Now we have some very loyal and avid readers who voraciously search for and consume Farafina Books, and it goes without saying that we are very grateful for your patronage over the years. Dare I say, we may even be friends as we’ve met at the various functions and events that Farafina hosts or supports. But every once in a while we take a look at our shelves and are so chuffed to have such a wonderful collection of writers and an amazing array of books that we just want to share them anew, maybe even re-introduce these works to readers out there. Ben Okri is one of those writers and Starbook is one of those books. Enjoy!
(via Ebury Reads)
We are also revisiting one of the best reviews out there of Starbook as it gives the reader a great sense of the contents of the book rather than just writing about the author’s talent. This one here was written by Angelique Serrao in November 2007 and is still available on the Tonight website of Independent News and Media, South Africa. Without further ado:
A Sense of Self Based on Books
This is the story of a time long ago when people were in touch with the spirit world and knew – as a people – who they were and where they were going.
At times it is hard to digest this latest offering, which sees the fulfilment of a writing style Ben Okri has been developing since his Booker Prize novel in 2001, The Famished Land.
Okri mixes a range of styles in this latest book, which successfully weaves a story of magical realism with African myth to develop a novel that is truly unique. Every page, every paragraph and every sentence contains a separate metaphor, which can become tiresome to read. Simplicity is clearly not something Okri is trying to achieve – instead he jam-packs adjectives into every line, just like an epic poem, forming an absolutely beautiful piece of writing.
At first I struggled to see what theme Okri was trying to achieve and it was only when I threw away my Western preconceptions of how a book should be written that I was able to fully grasp the African symbolism of a glorified past which has slowly passed away, leaving a people who are now – through the stories of their past – trying to find a true sense of self.
Okri makes it clear from the start that this is a story of his own people, a story his own mother told him when he was a child. There are hints throughout that the culture he is referring to is that of the Igbo people in Nigeria, whose belief in the spirit world being alive and well on this earth is the basis of this book.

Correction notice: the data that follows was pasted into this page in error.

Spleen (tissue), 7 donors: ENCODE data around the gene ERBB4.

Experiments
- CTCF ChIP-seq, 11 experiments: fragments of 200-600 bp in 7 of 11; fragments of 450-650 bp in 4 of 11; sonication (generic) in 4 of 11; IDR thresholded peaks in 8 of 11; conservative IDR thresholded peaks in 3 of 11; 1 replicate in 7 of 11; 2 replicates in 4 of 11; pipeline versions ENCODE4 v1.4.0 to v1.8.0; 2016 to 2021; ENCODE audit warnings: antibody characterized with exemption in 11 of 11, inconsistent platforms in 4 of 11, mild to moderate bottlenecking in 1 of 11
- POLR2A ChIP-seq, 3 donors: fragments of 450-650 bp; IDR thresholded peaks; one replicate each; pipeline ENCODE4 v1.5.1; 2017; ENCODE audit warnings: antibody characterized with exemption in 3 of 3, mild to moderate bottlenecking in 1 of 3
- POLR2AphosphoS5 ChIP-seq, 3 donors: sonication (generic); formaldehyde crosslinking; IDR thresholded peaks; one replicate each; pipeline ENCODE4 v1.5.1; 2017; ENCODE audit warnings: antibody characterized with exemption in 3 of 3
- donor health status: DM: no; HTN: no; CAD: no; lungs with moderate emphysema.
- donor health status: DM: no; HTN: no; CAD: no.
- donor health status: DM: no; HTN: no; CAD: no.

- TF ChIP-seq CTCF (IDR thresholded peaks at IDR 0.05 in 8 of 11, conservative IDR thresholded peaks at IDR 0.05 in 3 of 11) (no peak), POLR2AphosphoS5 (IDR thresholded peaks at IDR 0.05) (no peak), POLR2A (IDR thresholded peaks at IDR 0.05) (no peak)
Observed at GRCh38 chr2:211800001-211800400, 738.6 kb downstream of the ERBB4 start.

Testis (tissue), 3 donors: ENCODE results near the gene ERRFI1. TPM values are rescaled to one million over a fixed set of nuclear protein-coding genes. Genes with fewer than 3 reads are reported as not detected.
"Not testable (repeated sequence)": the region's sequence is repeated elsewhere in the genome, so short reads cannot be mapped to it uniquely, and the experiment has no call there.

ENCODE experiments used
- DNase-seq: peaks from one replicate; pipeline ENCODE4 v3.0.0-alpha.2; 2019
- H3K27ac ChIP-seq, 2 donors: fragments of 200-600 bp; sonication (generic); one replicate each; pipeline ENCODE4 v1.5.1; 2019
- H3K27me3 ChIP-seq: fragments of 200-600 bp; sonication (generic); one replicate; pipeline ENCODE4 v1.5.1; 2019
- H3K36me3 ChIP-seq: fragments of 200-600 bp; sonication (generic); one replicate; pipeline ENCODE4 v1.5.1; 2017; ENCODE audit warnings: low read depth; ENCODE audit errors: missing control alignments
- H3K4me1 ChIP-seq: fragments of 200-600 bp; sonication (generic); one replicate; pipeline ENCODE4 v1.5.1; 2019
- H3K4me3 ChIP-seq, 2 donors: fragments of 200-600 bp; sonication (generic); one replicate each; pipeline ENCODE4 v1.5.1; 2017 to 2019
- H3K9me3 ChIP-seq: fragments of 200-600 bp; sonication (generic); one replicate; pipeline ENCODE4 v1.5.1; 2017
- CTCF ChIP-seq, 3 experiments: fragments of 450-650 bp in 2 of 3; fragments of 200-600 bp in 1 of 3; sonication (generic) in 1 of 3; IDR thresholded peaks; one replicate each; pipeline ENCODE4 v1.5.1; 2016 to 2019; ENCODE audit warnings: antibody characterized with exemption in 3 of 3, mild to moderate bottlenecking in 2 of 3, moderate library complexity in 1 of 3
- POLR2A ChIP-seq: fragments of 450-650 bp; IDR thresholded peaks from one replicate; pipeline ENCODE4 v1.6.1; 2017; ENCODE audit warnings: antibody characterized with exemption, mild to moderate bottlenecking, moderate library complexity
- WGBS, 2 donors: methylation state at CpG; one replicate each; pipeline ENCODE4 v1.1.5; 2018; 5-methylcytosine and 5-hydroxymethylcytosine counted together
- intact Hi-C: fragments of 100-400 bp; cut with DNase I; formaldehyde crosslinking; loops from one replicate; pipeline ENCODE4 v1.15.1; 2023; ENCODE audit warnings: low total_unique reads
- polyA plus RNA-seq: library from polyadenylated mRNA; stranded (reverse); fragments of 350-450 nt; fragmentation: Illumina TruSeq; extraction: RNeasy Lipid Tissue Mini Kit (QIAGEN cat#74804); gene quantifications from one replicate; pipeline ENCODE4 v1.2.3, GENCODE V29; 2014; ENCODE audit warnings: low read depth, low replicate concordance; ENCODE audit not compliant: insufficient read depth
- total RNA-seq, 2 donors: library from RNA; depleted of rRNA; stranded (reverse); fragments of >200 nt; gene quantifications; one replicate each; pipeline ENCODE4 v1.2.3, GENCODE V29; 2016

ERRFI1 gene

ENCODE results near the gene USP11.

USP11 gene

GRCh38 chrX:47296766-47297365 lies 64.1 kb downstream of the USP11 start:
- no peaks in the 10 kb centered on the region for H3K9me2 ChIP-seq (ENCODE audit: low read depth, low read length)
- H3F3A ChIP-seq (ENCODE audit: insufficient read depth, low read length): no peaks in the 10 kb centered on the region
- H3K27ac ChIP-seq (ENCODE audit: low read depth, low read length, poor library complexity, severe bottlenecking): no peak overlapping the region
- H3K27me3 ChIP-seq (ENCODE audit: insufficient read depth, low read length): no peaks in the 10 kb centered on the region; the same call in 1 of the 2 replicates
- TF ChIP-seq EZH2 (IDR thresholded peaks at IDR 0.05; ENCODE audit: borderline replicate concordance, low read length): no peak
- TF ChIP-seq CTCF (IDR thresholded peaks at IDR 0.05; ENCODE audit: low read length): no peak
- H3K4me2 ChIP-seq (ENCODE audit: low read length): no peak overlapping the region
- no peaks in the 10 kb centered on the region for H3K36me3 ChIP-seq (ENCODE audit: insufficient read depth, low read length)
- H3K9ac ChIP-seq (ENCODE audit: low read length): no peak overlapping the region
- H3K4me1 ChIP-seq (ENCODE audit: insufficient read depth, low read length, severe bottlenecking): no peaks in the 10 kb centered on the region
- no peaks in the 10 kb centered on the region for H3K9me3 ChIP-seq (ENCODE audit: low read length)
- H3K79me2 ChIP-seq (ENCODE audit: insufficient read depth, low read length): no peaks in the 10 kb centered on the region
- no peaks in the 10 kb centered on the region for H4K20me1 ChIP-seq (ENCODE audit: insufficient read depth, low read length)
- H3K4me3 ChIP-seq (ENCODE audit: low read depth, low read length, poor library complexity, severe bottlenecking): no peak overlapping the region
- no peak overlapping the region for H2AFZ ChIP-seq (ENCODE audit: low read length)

“This is a story my mother began to tell me when I was a child. The rest I gleaned from the book of life among the stars, in which all things are known.”
The story’s main character is a prince who lives in an almost perfect village, but the boy is no ordinary child. He comes from the world of spirits and, because of this, his eyes are opened to both the wonder and evil which fills his land.
“Long ago, in the time when the imagination ruled the world, there was a prince in this kingdom who grew up in the serenity of all things. He was my mother’s ancestor, and he alone of all the people in that village loved playing in the forest.
“He was very handsome and fair and bright and the elders suspected that he was a child of heaven, one of those children from another place, who was not destined to live long.”
The elders in the village are jealous of this child who sees too clearly the evil they are getting up to . The prince however, is soon occupied by thoughts of love when he meets a strange maiden from a secret tribe of artists who can also see the truth behind things.
The prince learns that in order to be a great man he has to first fully understand himself, an ability most don’t attempt to achieve.
“It is not being a prince or king that is special, my son, but being alive to the mystery of life, and glimpsing the true wonder behind it all. To know one’s true possibility is greater than being a king of all the earth, my son.”
But while the prince is occupied with love and self-exploration the evil in the kingdom gathers strength and, like an evil monster, begins to slay every god, the beauty and wonder of all things. And as all good slowly begins to die people are too preoccupied with their lives and selfish concern to even notice.
“The people were to pay a great price for the loss of their gods, for allowing their gods to perish and disappear from the pantheon. They were to pay a terrible price indeed, in the fullness of time. And they would never know that the suffering they would endure in the time to come was because of the loss of their gods. They would never make the connection, because they would become a different people, a changed people …
“Many tribes will vanish. Many languages will fall silent for ever. Many secrets of the people will be lost. Many clans, many little nations, many peoples will perish and die out and disappear from the face of the earth.”
Among the people whose village disintegrates is the tribe of artists. They break up and travel to distant parts of the world, each of them creating art that no longer holds the grace of the spirit world.
And so the world moves on and people get on with their lives, but the perfect world of the prince and his search for self now only exists in stories of myth. Myths which Okri has made his own.
If you are still in the mood for some more from Ben Okri, and who wouldn’t be? Check out this recent interview (May 2010) conducted by Vanity Fair’s Anderson Tepper for the PEN American Center as part of the their 2010 PEN World Voices Festival. Do take a chance to look through their site as it has a lot of great information and interviews with other world-reknowned authors such as Mohsin Hamid and Salman Rushdie.